Project Management and Personality Type
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Project Management and Personality Type

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Effective project management demands that products are delivered on time, on budget, and with the expected level of quality. How can you prevent personality conflicts from getting in the way?

Effective project management demands that products are delivered on time, on budget, and with the expected level of quality. How can you prevent personality conflicts from getting in the way?

Join me at the at the Management Progression at the 2012 STC Summit on Tuesday, May 22 from 10-11 a.m.

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    Project Management and Personality Type Project Management and Personality Type Presentation Transcript

    • ProjectManagementand Personality Type
    • Personality Type Myers-Briggs Type Indicator Measures personality on 4 scales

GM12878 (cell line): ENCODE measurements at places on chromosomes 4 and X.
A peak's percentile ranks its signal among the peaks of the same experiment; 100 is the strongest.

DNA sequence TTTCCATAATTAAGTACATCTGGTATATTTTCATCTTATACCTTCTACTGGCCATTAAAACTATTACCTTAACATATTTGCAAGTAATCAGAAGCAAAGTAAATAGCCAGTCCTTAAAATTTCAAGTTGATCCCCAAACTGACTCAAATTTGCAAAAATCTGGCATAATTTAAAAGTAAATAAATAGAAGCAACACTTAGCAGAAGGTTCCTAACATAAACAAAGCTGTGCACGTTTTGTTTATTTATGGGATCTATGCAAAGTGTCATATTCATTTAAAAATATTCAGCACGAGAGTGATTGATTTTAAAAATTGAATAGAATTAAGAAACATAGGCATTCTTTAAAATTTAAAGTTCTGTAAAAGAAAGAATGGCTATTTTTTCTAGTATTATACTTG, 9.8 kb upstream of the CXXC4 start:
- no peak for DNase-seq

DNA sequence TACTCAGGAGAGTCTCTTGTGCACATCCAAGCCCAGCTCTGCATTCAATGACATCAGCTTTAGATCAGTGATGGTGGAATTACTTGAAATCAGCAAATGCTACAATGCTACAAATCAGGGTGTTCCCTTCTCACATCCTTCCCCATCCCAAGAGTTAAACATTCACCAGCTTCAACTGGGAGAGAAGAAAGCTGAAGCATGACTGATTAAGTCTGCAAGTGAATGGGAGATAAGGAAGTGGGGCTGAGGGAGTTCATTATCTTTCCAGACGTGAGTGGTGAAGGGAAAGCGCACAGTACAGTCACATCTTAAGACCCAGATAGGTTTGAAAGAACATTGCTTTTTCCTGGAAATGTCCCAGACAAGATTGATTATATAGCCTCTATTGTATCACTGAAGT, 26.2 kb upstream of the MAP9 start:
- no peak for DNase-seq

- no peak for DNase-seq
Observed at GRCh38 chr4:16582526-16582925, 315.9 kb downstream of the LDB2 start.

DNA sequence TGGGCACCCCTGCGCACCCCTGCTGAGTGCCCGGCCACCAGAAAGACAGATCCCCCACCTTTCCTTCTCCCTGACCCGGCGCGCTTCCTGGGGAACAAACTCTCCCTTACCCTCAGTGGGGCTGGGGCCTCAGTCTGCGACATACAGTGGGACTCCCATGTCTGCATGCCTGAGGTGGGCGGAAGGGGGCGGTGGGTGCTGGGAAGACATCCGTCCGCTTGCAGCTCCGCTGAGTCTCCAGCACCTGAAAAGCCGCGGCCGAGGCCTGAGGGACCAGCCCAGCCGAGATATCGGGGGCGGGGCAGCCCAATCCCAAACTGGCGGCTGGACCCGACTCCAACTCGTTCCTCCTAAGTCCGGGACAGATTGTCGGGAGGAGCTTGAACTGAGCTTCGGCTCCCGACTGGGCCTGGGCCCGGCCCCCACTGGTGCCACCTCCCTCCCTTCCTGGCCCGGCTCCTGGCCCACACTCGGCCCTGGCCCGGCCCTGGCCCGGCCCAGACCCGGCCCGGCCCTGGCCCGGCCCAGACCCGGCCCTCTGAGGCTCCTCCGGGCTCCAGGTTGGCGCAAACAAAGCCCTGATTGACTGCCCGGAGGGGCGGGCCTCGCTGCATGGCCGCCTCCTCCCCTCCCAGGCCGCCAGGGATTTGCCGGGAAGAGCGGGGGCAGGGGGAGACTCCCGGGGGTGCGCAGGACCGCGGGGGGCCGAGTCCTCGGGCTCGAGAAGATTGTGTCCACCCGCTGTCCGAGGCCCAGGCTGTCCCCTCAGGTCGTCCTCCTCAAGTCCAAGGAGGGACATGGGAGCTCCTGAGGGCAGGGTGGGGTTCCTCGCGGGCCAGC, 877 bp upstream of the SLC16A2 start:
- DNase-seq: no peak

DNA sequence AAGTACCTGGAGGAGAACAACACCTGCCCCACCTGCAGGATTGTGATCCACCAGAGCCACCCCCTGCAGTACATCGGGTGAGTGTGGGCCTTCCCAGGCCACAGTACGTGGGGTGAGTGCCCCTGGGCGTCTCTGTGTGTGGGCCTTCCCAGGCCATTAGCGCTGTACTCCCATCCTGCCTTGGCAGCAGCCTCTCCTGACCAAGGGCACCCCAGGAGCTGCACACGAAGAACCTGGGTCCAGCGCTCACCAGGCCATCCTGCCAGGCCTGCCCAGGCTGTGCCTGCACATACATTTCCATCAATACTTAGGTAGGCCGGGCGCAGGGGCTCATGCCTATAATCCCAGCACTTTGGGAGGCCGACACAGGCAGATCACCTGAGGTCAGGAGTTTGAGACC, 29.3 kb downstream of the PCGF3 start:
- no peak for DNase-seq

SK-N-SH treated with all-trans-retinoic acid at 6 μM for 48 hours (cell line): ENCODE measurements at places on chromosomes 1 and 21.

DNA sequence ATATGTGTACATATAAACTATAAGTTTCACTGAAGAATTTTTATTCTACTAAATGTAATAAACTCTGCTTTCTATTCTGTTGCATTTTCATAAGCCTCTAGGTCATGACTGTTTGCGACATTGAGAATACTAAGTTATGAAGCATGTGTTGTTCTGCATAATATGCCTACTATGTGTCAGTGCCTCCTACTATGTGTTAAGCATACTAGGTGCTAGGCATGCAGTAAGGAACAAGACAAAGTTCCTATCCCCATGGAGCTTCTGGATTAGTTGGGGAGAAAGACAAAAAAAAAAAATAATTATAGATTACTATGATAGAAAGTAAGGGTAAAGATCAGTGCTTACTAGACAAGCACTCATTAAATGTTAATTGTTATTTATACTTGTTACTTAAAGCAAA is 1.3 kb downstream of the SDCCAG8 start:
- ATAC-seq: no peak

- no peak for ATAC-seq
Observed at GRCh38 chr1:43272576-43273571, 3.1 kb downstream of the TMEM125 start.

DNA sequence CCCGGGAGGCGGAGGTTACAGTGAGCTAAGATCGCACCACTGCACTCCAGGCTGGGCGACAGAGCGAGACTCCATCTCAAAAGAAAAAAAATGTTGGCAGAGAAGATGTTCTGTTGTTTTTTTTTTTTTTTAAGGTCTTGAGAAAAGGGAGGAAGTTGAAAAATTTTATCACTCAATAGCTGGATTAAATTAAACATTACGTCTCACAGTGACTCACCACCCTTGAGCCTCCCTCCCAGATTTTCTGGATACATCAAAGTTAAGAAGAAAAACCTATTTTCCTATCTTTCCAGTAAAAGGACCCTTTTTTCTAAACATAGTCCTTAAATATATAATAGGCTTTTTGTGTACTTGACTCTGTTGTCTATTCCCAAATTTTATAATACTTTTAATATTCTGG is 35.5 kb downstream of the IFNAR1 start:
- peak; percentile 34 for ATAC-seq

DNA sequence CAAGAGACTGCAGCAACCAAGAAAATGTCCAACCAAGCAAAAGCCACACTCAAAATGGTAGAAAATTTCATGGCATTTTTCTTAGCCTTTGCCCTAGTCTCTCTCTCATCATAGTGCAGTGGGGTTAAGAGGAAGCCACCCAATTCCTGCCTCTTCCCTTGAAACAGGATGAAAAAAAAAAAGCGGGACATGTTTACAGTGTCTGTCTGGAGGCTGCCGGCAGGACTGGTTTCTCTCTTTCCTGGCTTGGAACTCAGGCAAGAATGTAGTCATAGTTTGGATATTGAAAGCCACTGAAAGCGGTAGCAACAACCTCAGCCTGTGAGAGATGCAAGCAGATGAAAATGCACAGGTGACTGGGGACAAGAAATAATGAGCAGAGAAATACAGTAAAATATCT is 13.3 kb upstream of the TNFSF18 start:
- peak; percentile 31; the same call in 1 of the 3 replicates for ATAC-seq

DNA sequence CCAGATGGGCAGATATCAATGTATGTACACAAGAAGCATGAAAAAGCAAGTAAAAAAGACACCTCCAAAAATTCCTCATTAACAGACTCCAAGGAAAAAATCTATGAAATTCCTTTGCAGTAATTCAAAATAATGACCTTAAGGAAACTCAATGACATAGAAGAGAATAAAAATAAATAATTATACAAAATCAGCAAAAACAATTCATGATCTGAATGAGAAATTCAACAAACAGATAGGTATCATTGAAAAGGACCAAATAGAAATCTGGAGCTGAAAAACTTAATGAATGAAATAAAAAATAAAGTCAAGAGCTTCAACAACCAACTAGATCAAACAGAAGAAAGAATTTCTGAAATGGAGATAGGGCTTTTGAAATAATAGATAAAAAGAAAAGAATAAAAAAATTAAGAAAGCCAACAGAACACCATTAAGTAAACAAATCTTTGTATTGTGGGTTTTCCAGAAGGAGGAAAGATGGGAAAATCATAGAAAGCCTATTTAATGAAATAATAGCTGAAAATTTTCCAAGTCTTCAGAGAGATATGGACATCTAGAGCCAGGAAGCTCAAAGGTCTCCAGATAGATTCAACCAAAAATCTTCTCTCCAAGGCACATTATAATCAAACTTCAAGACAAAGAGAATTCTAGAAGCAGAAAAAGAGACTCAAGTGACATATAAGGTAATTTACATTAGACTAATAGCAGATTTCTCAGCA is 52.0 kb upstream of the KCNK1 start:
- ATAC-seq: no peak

• 1. OrientationExtraversion (E) Introversion (I)Gain energy from the Gain energy from theexternal world of internal world ofpeople, objects, and thoughts, ideas, andevents emotions
    • 2. Gathering informationSensation (S) Intuition (N)Trust facts and Trust insight and focusfocus on detail on the big picture
    • 3. Making DecisionsThinking (T) Feeling (F)Seek to objectively Seek to empatheticallyremove themselves project themselves intofrom a situation when a situation when makingmaking decisions decisions
    • 4. AttitudeJudgment (J) Perception (P)Seek closure and make Keep their options opendecisions as soon as as long as possible insufficient facts are case new facts orknown opportunities arise
    • Extraversion: Project Mgmt Style Brainstorm and present ideas off the top of their head Communicate regularly with other team members to discuss ideas and check on status Prefer verbal to written communication
    • Extraversion: Conflict Sources May spend more time communicating about tasks than working on them Risk scope creep by verbalizing impulsive ideas that sound like decisions To avoid conflict, ask, “Will this discussion move the project forward?”